Be There or Be Square: The Rise of Location-based Social Networking [telecom]

Be There or Be Square: The Rise of Location-based Social Networking Published : April 14, 2010 in Knowledge@Wharton

To find the hottest restaurant, bar or concert venue in town, many young adults are no longer checking in with their friends. They're "checking in" virtually via Foursquare, a location-based social networking site. Participants log onto the site and "check in" via smartphone to let contacts who are fellow users know where they are. At the same time, they learn what those users are doing -- whether a co-worker is eating at the restaurant next door, or if friends are gathering at a nightclub across town. As "check in" alerts are traded between phones, the people attached to them instantly become aware of the spots that are popular in their social circles.

Foursquare, which was founded by Dennis Crowley and Naveen Selvadurai, was introduced at the March 2009 South by Southwest music and interactive media festival in Austin, Texas. In recent weeks, the New York-based company has made headlines by gaining about 100,000 users in 10 days during this year's South by Southwest event. Web traffic to Foursquare has increased by 400% since October 2009, according to the research firm Hitwise -- and that doesn't even count users who access the service via third party mobile applications.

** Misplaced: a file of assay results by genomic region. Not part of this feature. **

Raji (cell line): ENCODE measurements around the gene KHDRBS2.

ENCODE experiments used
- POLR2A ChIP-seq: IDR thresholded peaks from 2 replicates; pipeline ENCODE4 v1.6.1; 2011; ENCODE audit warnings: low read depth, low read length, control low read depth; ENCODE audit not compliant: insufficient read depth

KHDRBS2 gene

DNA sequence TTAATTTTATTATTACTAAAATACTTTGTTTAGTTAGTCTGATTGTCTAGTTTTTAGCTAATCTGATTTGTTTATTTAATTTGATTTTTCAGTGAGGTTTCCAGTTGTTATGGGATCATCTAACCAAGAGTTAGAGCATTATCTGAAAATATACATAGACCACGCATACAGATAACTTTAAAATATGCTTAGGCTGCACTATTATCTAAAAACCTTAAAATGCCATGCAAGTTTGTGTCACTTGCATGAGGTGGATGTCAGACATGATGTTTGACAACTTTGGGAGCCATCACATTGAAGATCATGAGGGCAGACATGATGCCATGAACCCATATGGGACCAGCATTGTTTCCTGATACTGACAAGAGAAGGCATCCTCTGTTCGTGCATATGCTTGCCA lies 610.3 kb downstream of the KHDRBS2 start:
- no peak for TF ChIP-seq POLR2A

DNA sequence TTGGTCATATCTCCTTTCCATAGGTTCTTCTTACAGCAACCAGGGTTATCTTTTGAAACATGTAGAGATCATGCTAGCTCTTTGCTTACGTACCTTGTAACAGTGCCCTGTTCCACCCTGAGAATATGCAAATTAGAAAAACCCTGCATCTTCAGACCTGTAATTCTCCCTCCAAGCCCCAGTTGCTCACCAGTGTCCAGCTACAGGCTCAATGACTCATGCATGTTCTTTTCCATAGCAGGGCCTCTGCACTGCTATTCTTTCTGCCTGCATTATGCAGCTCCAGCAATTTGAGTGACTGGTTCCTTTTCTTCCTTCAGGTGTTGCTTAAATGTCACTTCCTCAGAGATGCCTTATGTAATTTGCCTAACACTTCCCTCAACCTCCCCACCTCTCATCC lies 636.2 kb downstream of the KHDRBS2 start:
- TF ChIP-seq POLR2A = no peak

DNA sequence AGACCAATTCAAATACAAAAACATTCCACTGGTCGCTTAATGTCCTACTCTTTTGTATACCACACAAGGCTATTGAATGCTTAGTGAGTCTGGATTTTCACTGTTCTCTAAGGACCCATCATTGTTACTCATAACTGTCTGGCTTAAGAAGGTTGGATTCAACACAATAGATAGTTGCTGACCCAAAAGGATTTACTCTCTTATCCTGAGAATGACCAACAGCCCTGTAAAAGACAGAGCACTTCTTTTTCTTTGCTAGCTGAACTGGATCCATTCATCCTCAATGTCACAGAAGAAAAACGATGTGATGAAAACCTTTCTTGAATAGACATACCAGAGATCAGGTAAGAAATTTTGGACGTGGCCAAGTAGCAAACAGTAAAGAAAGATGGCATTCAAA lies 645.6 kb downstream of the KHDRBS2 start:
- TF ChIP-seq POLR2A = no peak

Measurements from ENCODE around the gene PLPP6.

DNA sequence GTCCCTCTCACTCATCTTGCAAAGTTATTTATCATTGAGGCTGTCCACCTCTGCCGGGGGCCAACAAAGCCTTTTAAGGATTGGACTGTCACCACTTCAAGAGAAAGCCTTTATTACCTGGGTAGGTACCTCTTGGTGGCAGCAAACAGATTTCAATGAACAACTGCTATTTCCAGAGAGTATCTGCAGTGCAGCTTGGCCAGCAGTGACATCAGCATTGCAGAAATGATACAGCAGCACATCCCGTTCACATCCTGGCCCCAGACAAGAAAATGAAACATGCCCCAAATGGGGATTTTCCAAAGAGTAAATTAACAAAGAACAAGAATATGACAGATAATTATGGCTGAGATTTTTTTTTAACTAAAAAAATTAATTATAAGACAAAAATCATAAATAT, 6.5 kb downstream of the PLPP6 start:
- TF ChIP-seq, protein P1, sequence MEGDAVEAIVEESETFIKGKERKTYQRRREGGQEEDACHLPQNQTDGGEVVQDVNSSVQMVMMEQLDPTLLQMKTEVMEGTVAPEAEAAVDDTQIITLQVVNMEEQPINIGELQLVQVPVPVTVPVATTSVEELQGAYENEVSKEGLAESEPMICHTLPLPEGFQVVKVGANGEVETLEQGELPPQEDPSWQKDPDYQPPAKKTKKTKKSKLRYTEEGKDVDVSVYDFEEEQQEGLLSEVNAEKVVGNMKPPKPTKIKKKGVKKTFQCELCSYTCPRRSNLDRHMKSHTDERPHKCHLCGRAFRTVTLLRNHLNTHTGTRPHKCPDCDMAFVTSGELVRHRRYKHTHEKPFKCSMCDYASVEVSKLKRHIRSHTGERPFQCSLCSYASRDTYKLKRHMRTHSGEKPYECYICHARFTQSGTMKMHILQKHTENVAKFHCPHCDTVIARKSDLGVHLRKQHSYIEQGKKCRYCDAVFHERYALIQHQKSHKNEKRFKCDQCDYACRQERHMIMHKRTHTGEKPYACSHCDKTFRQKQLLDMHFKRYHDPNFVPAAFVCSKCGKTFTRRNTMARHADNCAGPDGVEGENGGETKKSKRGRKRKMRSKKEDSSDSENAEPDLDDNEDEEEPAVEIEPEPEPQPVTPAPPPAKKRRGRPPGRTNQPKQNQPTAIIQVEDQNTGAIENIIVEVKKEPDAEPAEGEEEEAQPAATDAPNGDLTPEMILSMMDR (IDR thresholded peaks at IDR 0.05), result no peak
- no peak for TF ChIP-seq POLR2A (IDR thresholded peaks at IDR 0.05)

The site currently has more than 800,000 members "checking in" at locations around the globe. In addition to sharing their location with contacts, check-ins earn users points and digital merit badges through Foursquare's built-in game. For example, a "Bands on the Run" badge was offered to South by Southwest visitors who checked in at seven concerts in one day. The most coveted title is that of "mayor"

-- rewarded to the most frequent visitor to any given location.


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Monty Solomon
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